# Can a probability distribution have infinite standard deviation?

I believe $p[x]$ is a probability distribution, where

$$p[x] = \frac{1}{\pi (1+x^2)}$$

since it's positive everywhere and integrates to 1 on $-\infty, \infty$.

The mean is 0 by symmetry, even though integrating $xp[x]$ on $-\infty, \infty$ does not converge. This is "suspicious" since $p[x]$ is supposed to be a probability distribution, but reasonable because $xp[x]$ is $O(1/x)$ which is known to diverge.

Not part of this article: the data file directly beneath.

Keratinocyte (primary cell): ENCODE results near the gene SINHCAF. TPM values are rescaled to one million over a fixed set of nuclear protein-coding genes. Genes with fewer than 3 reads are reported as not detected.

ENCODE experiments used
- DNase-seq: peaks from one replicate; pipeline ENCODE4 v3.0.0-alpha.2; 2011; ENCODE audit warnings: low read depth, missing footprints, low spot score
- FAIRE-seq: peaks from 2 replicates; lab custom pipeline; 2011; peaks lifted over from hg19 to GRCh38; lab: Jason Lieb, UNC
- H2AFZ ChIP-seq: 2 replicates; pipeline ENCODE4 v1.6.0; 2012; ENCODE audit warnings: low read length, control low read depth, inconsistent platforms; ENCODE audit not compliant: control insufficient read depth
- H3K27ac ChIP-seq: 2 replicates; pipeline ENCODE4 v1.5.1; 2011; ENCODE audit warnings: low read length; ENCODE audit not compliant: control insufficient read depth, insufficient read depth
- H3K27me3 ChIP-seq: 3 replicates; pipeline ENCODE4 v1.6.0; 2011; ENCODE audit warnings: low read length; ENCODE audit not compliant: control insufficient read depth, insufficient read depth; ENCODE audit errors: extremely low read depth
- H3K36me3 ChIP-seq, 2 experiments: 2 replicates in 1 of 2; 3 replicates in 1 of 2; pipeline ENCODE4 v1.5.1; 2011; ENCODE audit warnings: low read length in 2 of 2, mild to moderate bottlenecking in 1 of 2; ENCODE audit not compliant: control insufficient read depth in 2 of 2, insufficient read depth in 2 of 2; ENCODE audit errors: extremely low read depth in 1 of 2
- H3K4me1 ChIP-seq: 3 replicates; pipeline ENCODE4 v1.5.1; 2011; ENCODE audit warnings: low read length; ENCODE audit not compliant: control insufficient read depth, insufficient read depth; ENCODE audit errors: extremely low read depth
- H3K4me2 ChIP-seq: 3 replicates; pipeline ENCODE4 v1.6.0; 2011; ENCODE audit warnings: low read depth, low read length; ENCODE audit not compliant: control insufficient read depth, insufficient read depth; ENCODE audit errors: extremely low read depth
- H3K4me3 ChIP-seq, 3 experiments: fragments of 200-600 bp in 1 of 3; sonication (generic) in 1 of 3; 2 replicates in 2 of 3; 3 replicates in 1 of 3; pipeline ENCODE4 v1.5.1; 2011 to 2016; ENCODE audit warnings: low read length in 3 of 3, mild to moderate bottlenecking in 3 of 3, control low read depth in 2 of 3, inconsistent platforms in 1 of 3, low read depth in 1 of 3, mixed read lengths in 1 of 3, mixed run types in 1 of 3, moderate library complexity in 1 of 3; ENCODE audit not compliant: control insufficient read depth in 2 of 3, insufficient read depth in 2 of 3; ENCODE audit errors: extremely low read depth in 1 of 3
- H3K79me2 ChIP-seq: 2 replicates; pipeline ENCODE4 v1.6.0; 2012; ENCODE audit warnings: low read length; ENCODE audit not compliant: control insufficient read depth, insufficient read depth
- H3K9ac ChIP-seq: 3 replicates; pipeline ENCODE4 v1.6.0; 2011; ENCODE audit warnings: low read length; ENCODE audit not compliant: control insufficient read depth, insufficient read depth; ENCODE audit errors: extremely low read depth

The bigger problem is in computing the standard deviation. Since $x^2 p[x]$ also diverges, since $x^2 p[x]$ is $O(1)$.

If this isn't a probability distribution, why not? If it is, is its standard deviation infinite?

The cumulative distribution function is $\arctan[x]/\pi$ if that helps.

Someone mentioned this might be a gamma distribution, but that isn't clear to me.

-
@user1566: I formatted your equations using LaTex. Would you double check that I didn't introduce any errors? –  csgillespie Nov 9 '10 at 21:31
Thanks, the problem is solved, so no longer a biggie, but, yes, everything looks OK. –  barrycarter Nov 9 '10 at 22:11
The mean of a Cauchy is not zero. In fact, it doesn't exist. Thus, neither does any of its central moments. –  cardinal Apr 24 '11 at 18:55